Distance learning has come a long way since the correspondence courses of the mid-19th century. These days, it’s possible to take courses on just about anything you can imagine from the comfort of your home.
Whether you’re looking to save money on general education courses, complete a degree while working full-time, or expand your professional prospects with a course on Skillshare, online classes have made education more accessible than ever before.
For all their benefits, however, online classes also offer some unique challenges compared to traditional, in-person classes. Without a plan for managing these challenges, your performance could suffer.
Below, I’ll explore some of the common challenges that online learners face, along with how to overcome them.
Note: This article focuses on online college classes, but there are lessons you can apply to any kind of distance learning.
If you’d prefer to watch, rather than read, we cover many of the following tips in this video:
While video conferencing apps have made it easier to host live virtual classes, most online classes are still taught asynchronously. Your professor may post a lecture video or slides each week, and you may have to turn in assignments every so often. But besides this, it can be easy to forget you’re even taking a class.
Without the regular meetings of in-person classes, it’s easy to fall into bad habits and get behind on your work. To avoid this, treat online classes like in-person classes.
Even if the class doesn’t meet at a particular time each week, set a time on your calendar when you’ll “go to class.” Have a routine just like you would if you were going to class in-person.
Get up at the same time each day, take a shower, get dressed, eat breakfast, and then “go to class.” It may seem silly, but it will make a big difference in your motivation and productivity.
If you’re used to studying in groups, then online classes can be an adjustment. Sure, you still have classmates, but there isn’t the same connection you’d get sitting next to someone in class. And you can’t just ask a few classmates if they want to go to the library after class to study.
However, you can still get the benefits of studying with other people even in an online class. You just have to be a bit more creative.
If your class has some kind of online discussion forum, post and ask if any classmates want to study together over video conferencing. And once you’ve found some study partners, try to meet with them at the same time(s) each week. This way, you’ll get the learning benefits of studying in a group and have someone to hold you accountable.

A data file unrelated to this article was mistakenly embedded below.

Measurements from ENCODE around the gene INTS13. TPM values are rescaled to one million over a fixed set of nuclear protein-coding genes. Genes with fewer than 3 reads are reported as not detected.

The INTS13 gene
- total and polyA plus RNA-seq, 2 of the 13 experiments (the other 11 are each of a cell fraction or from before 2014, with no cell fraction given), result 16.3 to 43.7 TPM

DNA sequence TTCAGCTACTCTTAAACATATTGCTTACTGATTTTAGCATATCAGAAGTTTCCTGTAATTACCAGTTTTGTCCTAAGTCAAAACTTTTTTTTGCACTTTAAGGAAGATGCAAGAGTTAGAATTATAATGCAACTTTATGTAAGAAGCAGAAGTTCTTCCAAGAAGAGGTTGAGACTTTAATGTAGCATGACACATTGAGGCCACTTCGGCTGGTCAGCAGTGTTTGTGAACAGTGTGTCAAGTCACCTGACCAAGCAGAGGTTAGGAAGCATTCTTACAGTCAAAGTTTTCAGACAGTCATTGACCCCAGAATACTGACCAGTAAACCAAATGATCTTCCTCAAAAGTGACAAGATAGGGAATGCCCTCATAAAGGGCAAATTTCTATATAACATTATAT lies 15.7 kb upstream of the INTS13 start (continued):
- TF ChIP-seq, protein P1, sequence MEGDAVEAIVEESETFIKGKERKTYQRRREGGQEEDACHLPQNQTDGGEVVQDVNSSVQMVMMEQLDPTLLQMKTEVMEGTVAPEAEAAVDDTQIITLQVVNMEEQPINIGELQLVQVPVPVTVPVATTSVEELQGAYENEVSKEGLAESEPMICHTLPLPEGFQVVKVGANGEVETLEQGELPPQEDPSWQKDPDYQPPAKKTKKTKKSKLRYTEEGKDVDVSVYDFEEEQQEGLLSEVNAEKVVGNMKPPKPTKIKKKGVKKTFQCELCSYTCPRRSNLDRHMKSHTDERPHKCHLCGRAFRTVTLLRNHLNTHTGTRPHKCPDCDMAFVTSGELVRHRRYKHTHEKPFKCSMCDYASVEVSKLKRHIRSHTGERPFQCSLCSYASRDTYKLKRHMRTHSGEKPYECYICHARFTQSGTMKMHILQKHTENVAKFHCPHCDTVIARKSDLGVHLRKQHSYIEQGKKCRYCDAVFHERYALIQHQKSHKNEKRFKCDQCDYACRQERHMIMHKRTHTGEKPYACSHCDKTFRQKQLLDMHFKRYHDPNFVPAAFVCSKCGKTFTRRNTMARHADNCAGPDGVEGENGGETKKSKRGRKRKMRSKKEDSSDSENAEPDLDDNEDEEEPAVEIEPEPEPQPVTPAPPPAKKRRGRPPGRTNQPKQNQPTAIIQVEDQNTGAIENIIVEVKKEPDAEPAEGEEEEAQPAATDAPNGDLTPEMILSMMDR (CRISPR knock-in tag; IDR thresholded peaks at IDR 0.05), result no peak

If you can’t find study partners from your actual class, you can use an app like Focusmate. Focusmate lets you find an accountability partner with whom you can virtually study/work over a video call. Even though your accountability partner (likely) won’t be studying the same material, knowing that there’s another person working “in the room” will keep you from slacking off.
Just like with in-person classes, academic success is about more than attending class and reading the textbook. To master the material, you need to take advantage of all the resources available to you.
For instance, if your professor offers virtual office hours, be sure to attend them. Bring any questions you have about homework, lectures, or upcoming exams.
Likewise, if your professor provides additional resources to practice and understand the material, use them. Especially since you can do all of this without leaving your house, you have no excuse.
If your class were meeting in real life, you’d be in a classroom or lecture hall. While you don’t need to recreate that environment at home, having a dedicated study space will help you stay focused when it’s time to study and disconnect when it isn’t.
Your study space can be anywhere that helps you focus. Whether it’s a nook in your bedroom, a spot at your kitchen table, or even a chair on your balcony, get creative with the space you have.
My only word of warning is to avoid somewhere that’s too comfortable or distracting. Don’t study sitting in bed or next to your game system. Find a place that signals “it’s time to work.”
For more detailed advice on creating a study space, check out this guide.
Without a professor looking over your shoulder or classmates sitting next to you, it’s easy to get distracted with social media, your roommates, video games, or other things you’d rather be doing than studying.
Do what you can to eliminate or at least minimize these distractions. Having a study space will help, but you can also use apps like Freedom to block digital distractions.